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Ghost of the Past, Part 3

How a Silver Age hero got a second chance to shine

By Arnold T. Blumberg     July 24, 2002

Last time, we spoke with SPECTRE scribe J.M. DeMatteis as he outlined the way he initially approached the assignment of writing the Silver Age Green Lantern, Hal Jordan, as the new incarnation of the Spectre. Now we take a look at some more on this bizarre blending of two DC heroes.

For DeMatteis, part of the challenge in juggling the two characters - Hal Jordan and the Spectre - and making them one cohesive whole has to do with the diametrically opposed origin points of both. Jordan's Green Lantern comes from an era of science-based superheroes, while the Spectre is very spiritual. But even science has some magic in it, DeMatteis believes.

Hal discovers a multitude of Spectres exist within him. Talk about an identity crisis!

"You have a character who meets an alien and is given this ring which is basically magic, but within sci-fi trappings," says DeMatteis. "And two, you start off with a guy who's dead! It's a big difference when you start off with a character who is essentially a ghost. We're not starting with any kind of science fiction vaguely concrete point of view - we're starting from a spiritual point of view. The Spectre by his very nature is a spiritual character. You're not going to do sci-fi stories, and even this [recent] 'Spectre in space' story set out to do that and the whole metaphysical angle took over by the time we were done. It became broader and more intergalactic but still essentially a spiritual thread through the story, so it's hard to do science fiction in this context. There were spaceships in the story but the story wasn't about that."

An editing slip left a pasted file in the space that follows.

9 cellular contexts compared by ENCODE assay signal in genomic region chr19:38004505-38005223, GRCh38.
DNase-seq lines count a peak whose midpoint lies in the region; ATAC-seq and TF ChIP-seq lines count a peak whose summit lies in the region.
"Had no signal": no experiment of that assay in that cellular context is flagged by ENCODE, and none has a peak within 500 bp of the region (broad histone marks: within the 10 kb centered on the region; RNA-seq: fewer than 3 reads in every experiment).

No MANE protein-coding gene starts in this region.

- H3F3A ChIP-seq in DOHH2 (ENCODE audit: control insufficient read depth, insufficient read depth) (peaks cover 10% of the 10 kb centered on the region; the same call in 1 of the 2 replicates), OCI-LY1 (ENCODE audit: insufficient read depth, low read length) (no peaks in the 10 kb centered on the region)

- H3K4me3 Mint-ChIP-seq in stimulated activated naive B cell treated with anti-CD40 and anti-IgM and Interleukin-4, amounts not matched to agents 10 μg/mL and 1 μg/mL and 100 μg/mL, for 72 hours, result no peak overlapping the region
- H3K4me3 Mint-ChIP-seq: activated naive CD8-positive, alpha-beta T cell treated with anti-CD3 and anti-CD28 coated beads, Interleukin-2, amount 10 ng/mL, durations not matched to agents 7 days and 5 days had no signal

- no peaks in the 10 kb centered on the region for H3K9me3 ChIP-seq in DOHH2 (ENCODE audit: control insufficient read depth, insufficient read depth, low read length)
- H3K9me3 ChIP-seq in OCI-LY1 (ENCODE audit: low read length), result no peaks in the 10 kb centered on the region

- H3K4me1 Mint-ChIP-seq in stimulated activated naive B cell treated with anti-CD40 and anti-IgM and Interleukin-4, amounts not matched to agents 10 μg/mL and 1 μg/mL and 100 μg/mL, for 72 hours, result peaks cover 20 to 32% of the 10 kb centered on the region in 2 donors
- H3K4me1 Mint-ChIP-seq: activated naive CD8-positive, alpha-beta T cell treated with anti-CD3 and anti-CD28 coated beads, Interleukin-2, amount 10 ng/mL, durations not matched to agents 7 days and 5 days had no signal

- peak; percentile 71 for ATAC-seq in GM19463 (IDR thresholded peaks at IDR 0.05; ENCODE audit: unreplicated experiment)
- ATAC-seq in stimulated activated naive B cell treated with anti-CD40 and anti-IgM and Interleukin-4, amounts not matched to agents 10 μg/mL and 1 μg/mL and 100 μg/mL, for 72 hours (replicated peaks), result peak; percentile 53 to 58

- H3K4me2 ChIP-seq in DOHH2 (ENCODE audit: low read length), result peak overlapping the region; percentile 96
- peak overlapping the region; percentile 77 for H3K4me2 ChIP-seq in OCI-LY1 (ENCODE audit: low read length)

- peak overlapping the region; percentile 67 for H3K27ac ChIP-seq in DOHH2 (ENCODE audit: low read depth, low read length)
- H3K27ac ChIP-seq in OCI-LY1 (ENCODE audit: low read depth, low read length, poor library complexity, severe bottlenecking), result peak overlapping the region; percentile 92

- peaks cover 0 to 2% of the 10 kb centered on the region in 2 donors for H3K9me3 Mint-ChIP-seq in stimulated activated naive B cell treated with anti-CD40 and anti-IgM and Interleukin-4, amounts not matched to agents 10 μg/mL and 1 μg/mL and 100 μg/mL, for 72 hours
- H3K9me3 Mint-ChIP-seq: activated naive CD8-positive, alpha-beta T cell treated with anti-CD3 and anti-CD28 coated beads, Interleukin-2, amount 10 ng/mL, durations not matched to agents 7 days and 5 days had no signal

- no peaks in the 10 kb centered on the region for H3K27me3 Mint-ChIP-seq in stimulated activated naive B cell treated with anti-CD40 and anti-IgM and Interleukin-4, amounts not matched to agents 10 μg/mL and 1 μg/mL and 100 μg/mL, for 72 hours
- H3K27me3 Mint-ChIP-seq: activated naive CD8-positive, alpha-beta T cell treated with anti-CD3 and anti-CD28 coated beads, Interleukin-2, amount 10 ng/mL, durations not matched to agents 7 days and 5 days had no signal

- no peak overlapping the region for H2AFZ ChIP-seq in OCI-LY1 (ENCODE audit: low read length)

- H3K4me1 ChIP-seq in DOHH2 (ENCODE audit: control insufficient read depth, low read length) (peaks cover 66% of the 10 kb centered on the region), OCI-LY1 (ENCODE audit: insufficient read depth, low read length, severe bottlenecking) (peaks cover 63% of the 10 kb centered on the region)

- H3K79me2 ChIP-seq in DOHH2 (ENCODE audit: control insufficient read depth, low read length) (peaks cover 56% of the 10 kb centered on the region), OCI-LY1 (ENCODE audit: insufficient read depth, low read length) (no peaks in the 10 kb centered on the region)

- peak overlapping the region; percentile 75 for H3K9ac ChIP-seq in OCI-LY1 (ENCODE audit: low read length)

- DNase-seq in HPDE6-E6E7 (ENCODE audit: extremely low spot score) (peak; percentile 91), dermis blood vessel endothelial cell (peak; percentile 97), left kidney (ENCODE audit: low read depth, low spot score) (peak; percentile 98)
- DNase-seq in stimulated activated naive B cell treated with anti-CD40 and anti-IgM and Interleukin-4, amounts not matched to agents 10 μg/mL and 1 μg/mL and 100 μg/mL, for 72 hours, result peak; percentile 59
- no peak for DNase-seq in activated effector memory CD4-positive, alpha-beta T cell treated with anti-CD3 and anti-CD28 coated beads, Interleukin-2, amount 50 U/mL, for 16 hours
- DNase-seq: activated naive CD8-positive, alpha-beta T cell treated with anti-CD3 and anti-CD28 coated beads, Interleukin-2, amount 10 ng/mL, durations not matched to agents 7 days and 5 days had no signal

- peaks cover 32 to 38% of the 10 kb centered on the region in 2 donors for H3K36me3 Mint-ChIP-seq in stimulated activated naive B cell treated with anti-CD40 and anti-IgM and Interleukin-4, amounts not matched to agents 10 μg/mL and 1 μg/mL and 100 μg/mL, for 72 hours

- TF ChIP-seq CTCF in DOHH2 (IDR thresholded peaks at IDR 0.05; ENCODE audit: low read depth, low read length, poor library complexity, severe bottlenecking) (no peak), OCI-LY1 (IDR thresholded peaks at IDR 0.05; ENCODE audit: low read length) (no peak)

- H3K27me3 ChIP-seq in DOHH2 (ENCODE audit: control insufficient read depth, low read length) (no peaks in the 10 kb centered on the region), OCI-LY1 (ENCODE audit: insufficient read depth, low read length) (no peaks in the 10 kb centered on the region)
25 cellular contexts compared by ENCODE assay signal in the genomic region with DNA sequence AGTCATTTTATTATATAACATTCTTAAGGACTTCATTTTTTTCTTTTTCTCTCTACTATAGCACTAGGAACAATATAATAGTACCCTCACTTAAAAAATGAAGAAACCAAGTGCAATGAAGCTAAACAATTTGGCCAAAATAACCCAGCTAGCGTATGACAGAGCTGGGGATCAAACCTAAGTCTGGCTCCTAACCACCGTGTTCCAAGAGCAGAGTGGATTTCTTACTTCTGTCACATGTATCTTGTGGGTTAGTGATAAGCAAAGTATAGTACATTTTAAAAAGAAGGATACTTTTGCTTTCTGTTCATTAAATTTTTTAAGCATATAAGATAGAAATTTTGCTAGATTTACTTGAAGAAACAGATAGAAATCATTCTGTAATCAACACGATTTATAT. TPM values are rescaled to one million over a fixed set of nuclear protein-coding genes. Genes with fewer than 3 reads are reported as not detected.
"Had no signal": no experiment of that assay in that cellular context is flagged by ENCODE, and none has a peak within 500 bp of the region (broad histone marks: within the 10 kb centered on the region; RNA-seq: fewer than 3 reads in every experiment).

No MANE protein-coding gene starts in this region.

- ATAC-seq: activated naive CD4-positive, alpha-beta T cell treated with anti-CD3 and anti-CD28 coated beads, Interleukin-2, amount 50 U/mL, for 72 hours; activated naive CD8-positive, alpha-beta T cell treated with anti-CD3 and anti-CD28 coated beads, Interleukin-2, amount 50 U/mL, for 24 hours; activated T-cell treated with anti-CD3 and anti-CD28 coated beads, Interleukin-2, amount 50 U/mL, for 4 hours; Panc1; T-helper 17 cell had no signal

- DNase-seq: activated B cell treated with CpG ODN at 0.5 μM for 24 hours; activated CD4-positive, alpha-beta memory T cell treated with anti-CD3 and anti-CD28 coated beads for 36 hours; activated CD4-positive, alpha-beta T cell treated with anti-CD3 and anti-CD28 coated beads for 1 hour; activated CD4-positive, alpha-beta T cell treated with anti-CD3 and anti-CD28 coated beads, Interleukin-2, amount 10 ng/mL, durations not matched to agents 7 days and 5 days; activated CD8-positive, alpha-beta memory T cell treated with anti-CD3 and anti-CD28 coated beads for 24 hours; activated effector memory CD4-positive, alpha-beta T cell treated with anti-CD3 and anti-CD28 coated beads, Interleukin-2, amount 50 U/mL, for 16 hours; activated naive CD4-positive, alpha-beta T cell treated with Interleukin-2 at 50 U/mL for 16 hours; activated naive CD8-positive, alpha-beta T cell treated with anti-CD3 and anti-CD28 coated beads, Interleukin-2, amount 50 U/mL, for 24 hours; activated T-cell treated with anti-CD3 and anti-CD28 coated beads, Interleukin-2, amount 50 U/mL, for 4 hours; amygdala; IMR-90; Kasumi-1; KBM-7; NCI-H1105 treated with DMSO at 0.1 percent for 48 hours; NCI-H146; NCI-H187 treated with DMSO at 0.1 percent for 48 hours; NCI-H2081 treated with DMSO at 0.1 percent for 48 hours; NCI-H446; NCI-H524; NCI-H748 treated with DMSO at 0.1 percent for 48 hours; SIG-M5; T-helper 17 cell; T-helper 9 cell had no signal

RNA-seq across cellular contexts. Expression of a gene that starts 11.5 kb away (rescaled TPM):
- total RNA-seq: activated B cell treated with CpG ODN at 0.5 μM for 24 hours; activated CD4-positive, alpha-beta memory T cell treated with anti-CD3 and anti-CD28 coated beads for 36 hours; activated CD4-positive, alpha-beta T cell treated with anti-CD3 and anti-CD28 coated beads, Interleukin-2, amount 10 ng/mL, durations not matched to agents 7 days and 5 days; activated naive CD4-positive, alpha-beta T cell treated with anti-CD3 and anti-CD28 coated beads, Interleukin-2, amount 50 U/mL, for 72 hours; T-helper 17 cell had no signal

A very spiritual image from the cover of SPECTRE #7.

Interestingly, before taking on the new Spectre saga, DeMatteis had very little knowledge of the Spectre that came before Jordan.

"To be perfectly honest, I read bits and pieces of the [John] Ostrander stuff, but in terms of the Golden Age Spectre, maybe I've seen a story or two reprinted but I don't have any profound familiarity with the character. I vaguely remember [the] cheese-grater Spectre, always turning into weird things and killing people in unique and horrible ways, but no I didn't have any sort of deep connection to the Spectre other than that. I always thought the character was cool because there was something about comic book characters that get really big - it's the eight-year-old in me - he's as big as six planets! The Spectre always does that, and once an issue I still have him get really big because I just think it's the coolest thing. I don't know what it is about characters that get really big that seems so cool, but the eight-year-old in me just loves that."

"I've also always been more drawn to the supernatural and metaphysical characters," adds DeMatteis. "At Marvel I really loved Dr. Strange, and I worked on Dr. Fate [at DC] for two years. I like those kinds of characters - they allow for a lot of leeway and allow the stories to go off into lots of interesting pockets and corners and that otherwise you can't get into."